Hire Instructional Designers: The Complete Guide
So you think you want to hire an instructional designer. Great choice. Instructional designers are eLearning industry superheroes. They create learning experiences and develop instructional materials to make learning accessible. Whether you’re creating training modules for your employees or building online courses for students, an instructional designer is an essential member of your eLearning team.
Why Hire Instructional Designers
If you’re thinking about hiring an instructional designer, you probably already have some idea of what they can do. But are you aware of all the benefits instructional designers can bring to your team?
You need to hire an instructional designer if you want to:
- Transition in-person classes to online
- Build courses that align with teaching and learning best practices
- Bring course development in-house and reduce dependence on vendors
- Align organizational goals and projects with employee needs
- Create better learning experiences
Basically, if you’re creating courses, modules, lessons or other remote, hybrid or in-person learning opportunities, you need an instructional designer. Here’s everything you need to know to hire instructional designers for your team.
But What Do Instructional Designers Do, Really?
We’ve talked about the big-picture goals that instructional designers can help you achieve. Let’s look a little closer at how they make all this possible.
Instructional designers plan and oversee creation of the learning experience. They assess learning outcomes to make decisions about content, activities and assessments. They may be the one who builds the course in the Learning Management System or they may work with Learning Technologists on this step.
The titles Learning Experience Designer and Instructional Systems Designer are sometimes used in place of Instructional Designer, their central goal is the same — to create materials and systems that support learning. However, many instructional designers do have areas of specialization.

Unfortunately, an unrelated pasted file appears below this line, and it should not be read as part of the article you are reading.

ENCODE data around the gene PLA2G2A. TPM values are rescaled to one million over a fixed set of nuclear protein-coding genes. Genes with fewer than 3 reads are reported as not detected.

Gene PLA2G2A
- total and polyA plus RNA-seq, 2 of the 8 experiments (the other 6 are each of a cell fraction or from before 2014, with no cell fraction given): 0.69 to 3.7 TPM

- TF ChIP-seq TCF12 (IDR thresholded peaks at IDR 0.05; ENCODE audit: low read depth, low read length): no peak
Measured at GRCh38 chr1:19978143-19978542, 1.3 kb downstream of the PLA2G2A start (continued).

You might find IDs who specialize by industry or field. The core industries typically include; corporate learning and development, non-profit, government, and education. Or they may be focused on specific fields such as healthcare, finance, automotive, IT, higher education or K-12.
Other instructional designers specialize by function. For example, you ID may be an expert in needs analysis and learning strategy design but need to partner with another professional that specializes in content writing to create a publish-ready deliverable. It’s often helpful to understand your team members strengths and gaps to be able to hire a team that complements one another or to contract out for specific areas.
Strategically hiring an instructional designer who specializes in your industry, field, or within a specific function can be a smart decision for optimizing your team’s results.
How to Attract the Best Instructional Designers
If you want to attract and hire the best instructional designers, your organization needs to be aware of what these candidates are looking for. Pay and benefits are always at the top of any candidate’s wish list. Make sure you’re offering a competitive rate whether you’re hiring employees or contractors. For employees, remember to consider your benefits package as part of the total compensation.
Then, consider flexibility. More candidates are looking for remote, hybrid, and flexible work arrangements. When writing job postings, highlight opportunities for flexibility.
Finally, candidates are considering how this role will help them grow and advance their careers. In the job posting and during the interview process, look for ways to show the candidate how this role can help them grow and develop.
What to Budget for an Instructional Design Salary
To get the best instructional designers on your team, you want to pay competitive rates. In the U.S. full-time instructional designers make about $78,094 per year on average.
Your industry and their experience level will determine how much instructional designers will expect to be paid. In general, corporate instructional designers tend to make the most while academic IDs tend to have the lowest salaries.
Of course, instructional designers with valuable specialities or greater experience are likely to command the highest salaries. Senior instructional designers may make up to $10,000 more per year than their more junior colleagues. Keep in mind that job salaries are growing across the board. Make sure your job postings offer enough to be competitive.
Also, many candidates are choosing to avoid roles without posted salary requirements. So if you can include a range in your job postings, you may get a more diverse and qualified group of candidates to choose from. Keep an eye on your state laws as well, since more states and large cities are enacting salary range disclosure regulations.
How to Hire Instructional Designers